11 September, 2017

Malt loaf

This is a traditional family recipe, slightly adapted by me, mainly to make it a bit less sweet. It’s not like that dark, claggy Soreen malt loaf that used to come wrapped in waxed paper; it’s much lighter and more cake-like, to the extent that it doesn’t need butter. In fact we have even had it for pudding with custard …

Finding malt extract was a challenge. Eventually a friend tracked some down for me in Holland and Barrett and posted it to me. Luckily the loaf doesn’t need much, so the jar will last a while.
Recipe for Malt loaf »

8 May, 2017

Vegetarian chilli

Adapted from a recipe in the Slimming World magazine — a useful source of low-calorie recipes that don’t compromise on flavour. I cooked my lentils from scratch, but if you’re lazy or in a hurry, you can use a can. A very easy midweek dinner.
Recipe for Vegetarian chilli »

17 April, 2017

Sourdough Hot Cross Buns

Sourdough hot cross buns

It had to happen! I was very pleased with these. They are not quite as light as conventional HXBs because sourdough is always chewier, but the crumb is soft and buttery, the crust light and soft. A definite hit, to be repeated. The recipe is from the Clink restaurant; I’m reproducing it here having converted it to metric from annoying cups. I give it in stages as it was in the original, because that’s the most effective way to plan it. The baking process itself will take about 2 1/2 hours including proving.

Notes:
You don’t need bread flour for this; ordinary white flour is fine. I used organic white flour (T65).
The dough is very sticky. If you have a stand mixer, I recommend using it with the dough hook. Otherwise, sprinkle your work surface with flour, have a dough scraper handy, and be prepared for messy hands.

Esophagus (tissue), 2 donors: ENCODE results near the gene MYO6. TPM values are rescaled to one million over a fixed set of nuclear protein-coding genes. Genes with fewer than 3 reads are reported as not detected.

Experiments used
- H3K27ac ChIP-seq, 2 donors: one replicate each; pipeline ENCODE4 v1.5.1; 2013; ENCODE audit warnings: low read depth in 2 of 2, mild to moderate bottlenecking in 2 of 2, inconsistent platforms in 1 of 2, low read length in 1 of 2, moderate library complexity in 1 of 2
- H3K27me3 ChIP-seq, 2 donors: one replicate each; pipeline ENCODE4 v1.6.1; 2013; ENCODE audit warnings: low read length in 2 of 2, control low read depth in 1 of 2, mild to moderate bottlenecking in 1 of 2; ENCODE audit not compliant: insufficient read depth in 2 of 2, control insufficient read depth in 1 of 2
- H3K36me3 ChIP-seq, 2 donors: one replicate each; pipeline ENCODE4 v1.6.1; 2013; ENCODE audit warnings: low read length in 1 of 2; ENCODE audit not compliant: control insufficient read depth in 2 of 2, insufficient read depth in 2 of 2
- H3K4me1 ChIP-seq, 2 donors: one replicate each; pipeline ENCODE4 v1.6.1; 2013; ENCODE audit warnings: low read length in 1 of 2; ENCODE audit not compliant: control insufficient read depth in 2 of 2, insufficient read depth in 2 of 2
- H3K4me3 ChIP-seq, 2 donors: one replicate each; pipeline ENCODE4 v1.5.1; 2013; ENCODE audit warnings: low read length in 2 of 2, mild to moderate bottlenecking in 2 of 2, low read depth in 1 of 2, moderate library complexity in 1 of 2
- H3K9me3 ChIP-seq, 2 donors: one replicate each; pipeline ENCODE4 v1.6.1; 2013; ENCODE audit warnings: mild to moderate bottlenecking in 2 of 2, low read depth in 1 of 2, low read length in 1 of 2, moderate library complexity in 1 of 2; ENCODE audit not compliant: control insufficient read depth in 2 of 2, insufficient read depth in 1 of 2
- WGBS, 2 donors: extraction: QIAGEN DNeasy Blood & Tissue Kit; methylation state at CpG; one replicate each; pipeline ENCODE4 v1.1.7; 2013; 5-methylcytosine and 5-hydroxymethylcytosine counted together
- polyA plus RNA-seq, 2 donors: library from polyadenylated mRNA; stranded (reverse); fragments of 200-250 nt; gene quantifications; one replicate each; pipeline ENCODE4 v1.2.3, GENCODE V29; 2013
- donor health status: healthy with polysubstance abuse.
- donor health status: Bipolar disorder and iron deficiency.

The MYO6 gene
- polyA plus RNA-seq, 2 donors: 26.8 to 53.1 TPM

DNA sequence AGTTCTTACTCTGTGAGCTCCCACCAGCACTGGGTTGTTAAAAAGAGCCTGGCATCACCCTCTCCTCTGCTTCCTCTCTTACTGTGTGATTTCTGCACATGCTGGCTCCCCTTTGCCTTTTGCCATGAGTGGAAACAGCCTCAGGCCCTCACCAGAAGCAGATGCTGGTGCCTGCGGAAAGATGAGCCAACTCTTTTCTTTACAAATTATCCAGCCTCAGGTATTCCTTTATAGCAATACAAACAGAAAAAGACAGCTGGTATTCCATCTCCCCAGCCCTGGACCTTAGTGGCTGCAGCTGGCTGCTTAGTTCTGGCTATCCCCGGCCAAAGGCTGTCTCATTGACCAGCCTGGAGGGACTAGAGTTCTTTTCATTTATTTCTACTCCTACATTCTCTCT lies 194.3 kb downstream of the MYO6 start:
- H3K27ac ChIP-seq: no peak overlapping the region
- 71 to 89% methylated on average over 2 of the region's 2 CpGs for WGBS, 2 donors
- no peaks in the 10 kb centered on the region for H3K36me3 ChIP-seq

Recipe for Sourdough Hot Cross Buns »

2 April, 2017

Bread and orange curd pudding

This is just a variation on bread and butter pudding, created because I had brioche and some home-made curd that needed using up. In my case it was Seville orange curd, but lemon curd or even passion fruit curd would both be fine too. It turned out even better than I expected, a good orange tang, caramelised top, and little cranberry flavour bombs. Feeds 3-4 depending on how greedy you are.
Recipe for Bread and orange curd pudding »

11 March, 2017

Ham, leek, and potato pie

Based on a recipe from BBC Good Food; adapted to make it a bit more Slimming World friendly (OK, pastry will never be syn-free, but the rest of it almost is). It may sound fairly ordinary, but it was really delicious and well worth repeating — it’s the mustard that really makes it shine. If you’re not on a diet you can use crème fraîche instead of quark, but we found the quark worked really well; the flour in the sauce stops it curdling. The original recipe specified puff pastry, but we just used home-made shortcrust and it was fine. In fact thinking about it, you could maybe use a few layers of filo pastry on top to reduce fat further. It’s best to make the filling ahead of time and let it cool before adding the pastry.
Recipe for Ham, leek, and potato pie »

29 December, 2016

Mini fruit financiers

Cherry financiers

I made these to use up some leftover egg whites. They are lovely, crisp at the edges and squidgy within. Normally financiers are made in small ingot-shaped moulds, but I don’t have any, so I used mini muffin moulds, which were perfect — they make dainty little cakes to serve with coffee or as an accompaniment to another dessert. The recipe, by Elly McCausland, specified plums as the fruit, but there aren’t any in December; instead I used cherries from my home-made whole-cherry preserve. Use any soft fruit you fancy, sliced if necessary: plums, apricots, raspberries, cherries, peaches … or else a small blob of good-quality jam.